By Troy Racki:After spending 38 months adrift in the turbulent waters of bankruptcy court, the prospect of a new Washington Mutual (WAMUQ.PK) is now rapidly steaming "all ahead". Confirmation of the company's third plan of reorganization is set for February 16th and finally has the blessing of the company's equity committee after months of mediation over insider trading charges against four hedge funds which hold positions in the company's debt securities.
Troy Racki submits:Federal bankruptcy Judge Mary F. Walrath indicated on Thursday that she may allow for an examination into allegations that four hedge funds had participated in insider trading regarding Washington Mutual's (WAMUQ.PK) chapter eleven proceedings.
I have on numerous occasions made the claim that Henry Paulson is guilty of coercion and fraud. For those actions, he should be arrested and criminally tried.
However, the latest disclosure in which hedge funds say they were tipped off by Paulson while he told Congress and reporters blatant lies is allegedly not even criminal behavior.
Bloomberg reports Paulson Gave Hedge Funds Advance Word
Federal agents arrested a research firm executive on charges that he helped hedge funds get inside information, while a judge ruled that wiretaps could be used against the founder of the Galleon Group.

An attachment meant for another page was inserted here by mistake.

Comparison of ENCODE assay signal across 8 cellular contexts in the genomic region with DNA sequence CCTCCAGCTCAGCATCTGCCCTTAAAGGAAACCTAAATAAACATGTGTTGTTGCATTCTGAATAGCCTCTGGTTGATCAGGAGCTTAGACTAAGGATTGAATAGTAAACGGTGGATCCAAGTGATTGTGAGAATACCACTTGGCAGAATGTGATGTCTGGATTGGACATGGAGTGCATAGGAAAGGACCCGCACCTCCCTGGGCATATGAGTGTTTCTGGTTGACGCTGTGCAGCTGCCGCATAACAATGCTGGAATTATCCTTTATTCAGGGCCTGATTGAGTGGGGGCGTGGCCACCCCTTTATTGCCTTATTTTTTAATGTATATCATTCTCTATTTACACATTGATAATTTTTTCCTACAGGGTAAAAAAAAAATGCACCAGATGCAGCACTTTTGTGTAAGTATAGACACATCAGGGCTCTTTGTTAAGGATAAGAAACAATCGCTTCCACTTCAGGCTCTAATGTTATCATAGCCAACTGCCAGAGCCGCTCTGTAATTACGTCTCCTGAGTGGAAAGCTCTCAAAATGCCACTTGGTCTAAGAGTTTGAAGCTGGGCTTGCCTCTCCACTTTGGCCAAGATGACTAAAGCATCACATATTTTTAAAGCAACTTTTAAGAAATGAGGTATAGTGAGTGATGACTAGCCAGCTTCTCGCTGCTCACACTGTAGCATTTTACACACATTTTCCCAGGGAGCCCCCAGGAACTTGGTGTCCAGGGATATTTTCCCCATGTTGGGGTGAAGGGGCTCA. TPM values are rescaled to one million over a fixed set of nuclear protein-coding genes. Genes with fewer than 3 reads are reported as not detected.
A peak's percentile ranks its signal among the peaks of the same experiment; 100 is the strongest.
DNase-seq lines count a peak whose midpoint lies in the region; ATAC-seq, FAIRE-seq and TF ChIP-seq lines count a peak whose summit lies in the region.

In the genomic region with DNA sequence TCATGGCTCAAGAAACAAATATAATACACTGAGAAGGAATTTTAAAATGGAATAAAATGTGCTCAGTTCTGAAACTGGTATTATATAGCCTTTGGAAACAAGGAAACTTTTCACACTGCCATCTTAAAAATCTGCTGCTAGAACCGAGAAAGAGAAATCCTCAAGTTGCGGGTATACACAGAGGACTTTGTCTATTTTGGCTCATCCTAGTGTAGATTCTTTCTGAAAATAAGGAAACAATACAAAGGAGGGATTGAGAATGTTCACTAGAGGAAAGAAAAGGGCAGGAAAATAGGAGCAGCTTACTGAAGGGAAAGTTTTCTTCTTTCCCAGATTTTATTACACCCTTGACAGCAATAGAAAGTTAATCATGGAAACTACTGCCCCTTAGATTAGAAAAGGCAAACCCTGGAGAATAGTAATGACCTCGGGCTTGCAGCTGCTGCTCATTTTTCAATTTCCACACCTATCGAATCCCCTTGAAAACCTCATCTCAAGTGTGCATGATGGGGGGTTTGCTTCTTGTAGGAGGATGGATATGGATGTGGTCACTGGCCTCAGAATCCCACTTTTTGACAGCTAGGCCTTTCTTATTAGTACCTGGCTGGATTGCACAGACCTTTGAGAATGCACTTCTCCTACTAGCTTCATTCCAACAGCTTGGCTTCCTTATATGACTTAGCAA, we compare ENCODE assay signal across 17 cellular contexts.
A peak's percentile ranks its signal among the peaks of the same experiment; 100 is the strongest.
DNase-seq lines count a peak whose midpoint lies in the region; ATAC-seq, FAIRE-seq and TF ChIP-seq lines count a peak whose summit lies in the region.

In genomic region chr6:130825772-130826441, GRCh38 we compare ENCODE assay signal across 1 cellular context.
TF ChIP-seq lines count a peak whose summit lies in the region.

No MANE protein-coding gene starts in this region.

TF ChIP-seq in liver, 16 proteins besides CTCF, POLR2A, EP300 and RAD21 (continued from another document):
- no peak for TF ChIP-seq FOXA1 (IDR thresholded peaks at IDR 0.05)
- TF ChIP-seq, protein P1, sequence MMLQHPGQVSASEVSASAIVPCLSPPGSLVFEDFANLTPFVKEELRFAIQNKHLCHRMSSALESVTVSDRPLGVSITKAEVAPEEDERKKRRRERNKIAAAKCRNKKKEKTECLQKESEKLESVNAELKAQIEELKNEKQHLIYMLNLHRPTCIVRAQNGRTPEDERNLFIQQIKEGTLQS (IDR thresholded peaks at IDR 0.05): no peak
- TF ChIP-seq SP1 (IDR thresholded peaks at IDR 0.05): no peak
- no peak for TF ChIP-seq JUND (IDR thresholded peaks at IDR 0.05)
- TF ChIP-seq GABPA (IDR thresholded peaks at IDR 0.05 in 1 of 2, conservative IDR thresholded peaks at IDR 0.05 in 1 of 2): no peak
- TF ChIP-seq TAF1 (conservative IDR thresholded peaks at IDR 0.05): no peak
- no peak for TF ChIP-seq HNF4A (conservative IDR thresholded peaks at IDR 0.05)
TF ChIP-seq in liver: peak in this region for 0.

The government is convinced that money managers who consistently beat the market are probably using insider information to produce these abnormal returns. Unfortunately for prosecutors who want to shut this kind of thing down, one way this is done is perfectly legal.
Emergency Manager Kevyn Orr’s plan to suspend payments on US$2-billion of Detroit’s debt threatens a basic tenet of the US$3.7-trillion municipal market: that states and cities will raise taxes as high as needed to avoid default.
By Insider Monkey:
It is no secret that there are insiders and hedge fund managers who break the law and trade based on illegal inside information. We track corporate insiders and hedge funds because we believe they have an edge over ordinary investors. Corporate insiders know their companies and their industries way better than other investors. Even when they aren’t using inside information they are more likely to time their transactions better than ordinary investors.